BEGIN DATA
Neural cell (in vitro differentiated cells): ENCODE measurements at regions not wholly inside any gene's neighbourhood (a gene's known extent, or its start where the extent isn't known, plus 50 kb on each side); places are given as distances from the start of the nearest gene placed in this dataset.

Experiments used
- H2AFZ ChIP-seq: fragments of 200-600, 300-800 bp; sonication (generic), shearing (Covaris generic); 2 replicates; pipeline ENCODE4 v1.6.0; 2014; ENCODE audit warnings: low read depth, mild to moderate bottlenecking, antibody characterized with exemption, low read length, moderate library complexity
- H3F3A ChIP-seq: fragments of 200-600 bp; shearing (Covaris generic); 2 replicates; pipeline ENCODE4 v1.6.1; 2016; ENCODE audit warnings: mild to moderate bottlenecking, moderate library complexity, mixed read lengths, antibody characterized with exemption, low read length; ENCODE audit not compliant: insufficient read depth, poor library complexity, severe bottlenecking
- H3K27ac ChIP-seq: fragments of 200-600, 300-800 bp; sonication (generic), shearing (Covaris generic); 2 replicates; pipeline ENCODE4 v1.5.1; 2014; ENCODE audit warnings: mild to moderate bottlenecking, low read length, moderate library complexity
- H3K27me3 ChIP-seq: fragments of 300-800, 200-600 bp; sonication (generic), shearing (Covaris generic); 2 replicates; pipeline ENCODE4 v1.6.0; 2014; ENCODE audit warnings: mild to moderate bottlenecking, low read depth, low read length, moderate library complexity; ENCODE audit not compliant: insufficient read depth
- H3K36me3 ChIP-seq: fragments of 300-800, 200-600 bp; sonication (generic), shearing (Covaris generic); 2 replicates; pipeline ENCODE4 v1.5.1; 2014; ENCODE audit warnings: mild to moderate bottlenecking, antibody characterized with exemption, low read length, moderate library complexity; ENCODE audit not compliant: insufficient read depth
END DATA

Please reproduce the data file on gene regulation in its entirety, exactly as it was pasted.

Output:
Neural cell (in vitro differentiated cells): ENCODE measurements at regions not wholly inside any gene's neighbourhood (a gene's known extent, or its start where the extent isn't known, plus 50 kb on each side); places are given as distances from the start of the nearest gene placed in this dataset.

Experiments used
- H2AFZ ChIP-seq: fragments of 200-600, 300-800 bp; sonication (generic), shearing (Covaris generic); 2 replicates; pipeline ENCODE4 v1.6.0; 2014; ENCODE audit warnings: low read depth, mild to moderate bottlenecking, antibody characterized with exemption, low read length, moderate library complexity
- H3F3A ChIP-seq: fragments of 200-600 bp; shearing (Covaris generic); 2 replicates; pipeline ENCODE4 v1.6.1; 2016; ENCODE audit warnings: mild to moderate bottlenecking, moderate library complexity, mixed read lengths, antibody characterized with exemption, low read length; ENCODE audit not compliant: insufficient read depth, poor library complexity, severe bottlenecking
- H3K27ac ChIP-seq: fragments of 200-600, 300-800 bp; sonication (generic), shearing (Covaris generic); 2 replicates; pipeline ENCODE4 v1.5.1; 2014; ENCODE audit warnings: mild to moderate bottlenecking, low read length, moderate library complexity
- H3K27me3 ChIP-seq: fragments of 300-800, 200-600 bp; sonication (generic), shearing (Covaris generic); 2 replicates; pipeline ENCODE4 v1.6.0; 2014; ENCODE audit warnings: mild to moderate bottlenecking, low read depth, low read length, moderate library complexity; ENCODE audit not compliant: insufficient read depth
- H3K36me3 ChIP-seq: fragments of 300-800, 200-600 bp; sonication (generic), shearing (Covaris generic); 2 replicates; pipeline ENCODE4 v1.5.1; 2014; ENCODE audit warnings: mild to moderate bottlenecking, antibody characterized with exemption, low read length, moderate library complexity; ENCODE audit not compliant: insufficient read depth